Everyone knows the iconic Breakfast at Tiffany’s movie starring the elegant and chic Audrey Hepburn. However, not everyone is as familiar with the book – one of Truman Capote’s best. Being a huge fan of the film I finally rectified the situation and read the book last week. (I can’t believe it took me so long to do!) At just 105 pages it was quick and easy, and completely enjoyable.
The story of a Holly Golightly, a hillbilly-turned-playgirl and socialite in New York City, epitomizes Capote’s sentiments of personal freedom and the acceptance of all lifestyles and human irregularities. He himself lived a very flamboyant and extraverted life, and the characters in the novel deal with the ups and downs that accompany such an existence. Holly calls them the “mean reds.”
Capote has an incredible talent, describing situations, characters, and surroundings in such a straight-forward and detailed way. Every word is crucial. Every conversation tells you more than what is actually on the page, helping you understand who the characters really are. Remember how fantastic the lines are in the movie? (“She isn’t a phony because she’s a real phony. She believes all this crap she believes.” and “I’ve got the most terrifying man downstairs, I mean he’s sweet when he isn’t drunk, but let him start lapping up the vino and oh God quel best!”) Well, those came straight from the book. Sometimes I could hear Audrey Hepburn’s voice in my head as I read the book, almost verbatim to what’s spoken on-screen. I guess when something is that good you just don’t want to change a thing.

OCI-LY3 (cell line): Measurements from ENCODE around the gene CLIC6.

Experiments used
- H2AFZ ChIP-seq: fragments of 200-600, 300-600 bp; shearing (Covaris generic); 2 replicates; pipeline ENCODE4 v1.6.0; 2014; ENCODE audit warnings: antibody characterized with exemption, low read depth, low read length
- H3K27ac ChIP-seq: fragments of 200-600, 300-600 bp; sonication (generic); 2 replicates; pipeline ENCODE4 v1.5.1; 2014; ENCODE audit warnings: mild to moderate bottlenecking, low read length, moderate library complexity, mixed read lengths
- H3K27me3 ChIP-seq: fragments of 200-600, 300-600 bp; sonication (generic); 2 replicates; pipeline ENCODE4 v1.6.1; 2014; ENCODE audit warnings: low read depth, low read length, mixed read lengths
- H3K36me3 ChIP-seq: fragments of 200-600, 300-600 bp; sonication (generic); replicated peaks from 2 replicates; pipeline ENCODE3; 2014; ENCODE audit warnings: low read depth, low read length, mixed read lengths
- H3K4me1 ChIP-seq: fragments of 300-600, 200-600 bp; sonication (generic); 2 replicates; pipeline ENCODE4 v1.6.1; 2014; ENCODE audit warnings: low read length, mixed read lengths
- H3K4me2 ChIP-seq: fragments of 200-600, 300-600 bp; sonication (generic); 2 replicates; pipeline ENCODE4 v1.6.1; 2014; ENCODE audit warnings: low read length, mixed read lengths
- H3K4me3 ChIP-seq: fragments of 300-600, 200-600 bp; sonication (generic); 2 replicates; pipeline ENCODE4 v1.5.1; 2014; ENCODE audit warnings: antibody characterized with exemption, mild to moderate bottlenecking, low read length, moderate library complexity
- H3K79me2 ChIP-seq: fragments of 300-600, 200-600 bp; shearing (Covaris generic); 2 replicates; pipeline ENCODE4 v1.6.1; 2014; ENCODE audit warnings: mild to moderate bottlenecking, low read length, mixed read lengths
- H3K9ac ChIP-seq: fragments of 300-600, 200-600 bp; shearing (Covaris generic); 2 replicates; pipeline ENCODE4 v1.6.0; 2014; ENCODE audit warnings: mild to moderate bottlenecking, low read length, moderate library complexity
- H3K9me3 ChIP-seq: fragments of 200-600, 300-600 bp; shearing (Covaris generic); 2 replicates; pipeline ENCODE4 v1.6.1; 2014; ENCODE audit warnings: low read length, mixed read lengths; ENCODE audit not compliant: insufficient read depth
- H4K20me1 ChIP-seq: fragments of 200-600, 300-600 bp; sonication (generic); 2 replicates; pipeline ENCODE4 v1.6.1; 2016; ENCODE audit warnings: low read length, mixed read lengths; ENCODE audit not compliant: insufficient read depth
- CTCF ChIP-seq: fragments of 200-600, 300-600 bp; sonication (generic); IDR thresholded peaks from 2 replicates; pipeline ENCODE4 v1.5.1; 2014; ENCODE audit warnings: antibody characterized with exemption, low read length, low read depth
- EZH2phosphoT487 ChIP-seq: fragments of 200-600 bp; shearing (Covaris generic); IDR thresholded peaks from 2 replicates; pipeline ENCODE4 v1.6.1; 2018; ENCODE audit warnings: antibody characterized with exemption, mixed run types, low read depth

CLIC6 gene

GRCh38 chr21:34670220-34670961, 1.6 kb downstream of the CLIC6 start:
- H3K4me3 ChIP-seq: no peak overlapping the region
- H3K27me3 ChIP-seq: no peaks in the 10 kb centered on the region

There were a few differences, however. Paul (Fred-Baby) doesn’t keep an adulterous paramour on the side. Holly doesn’t take Paul to the bus station to send Doc back home. There’s a lot more explicit talk surrounding Holly’s promiscuity (something I know they played down in the movie because Hepburn was a little uncomfortable with the floozy role from the beginning.) The ending isn’t wrapped up quite as tidy and nice, either. There’s still a scene with a cat in an ally in the rain, but Ms. Holly Golightly and dear ‘Fred’ don’t end up in each other’s arms for a happy-ending kiss. In the book you actually don’t know what happens to Holly. She’s broken some hearts, had some defining moments, and moved on to new adventures beyond the reader’s view.
Overall, it was in incredible read. I could give it another perusing in a few short months. If you liked the movie then give the book a read. It doesn’t disappoint!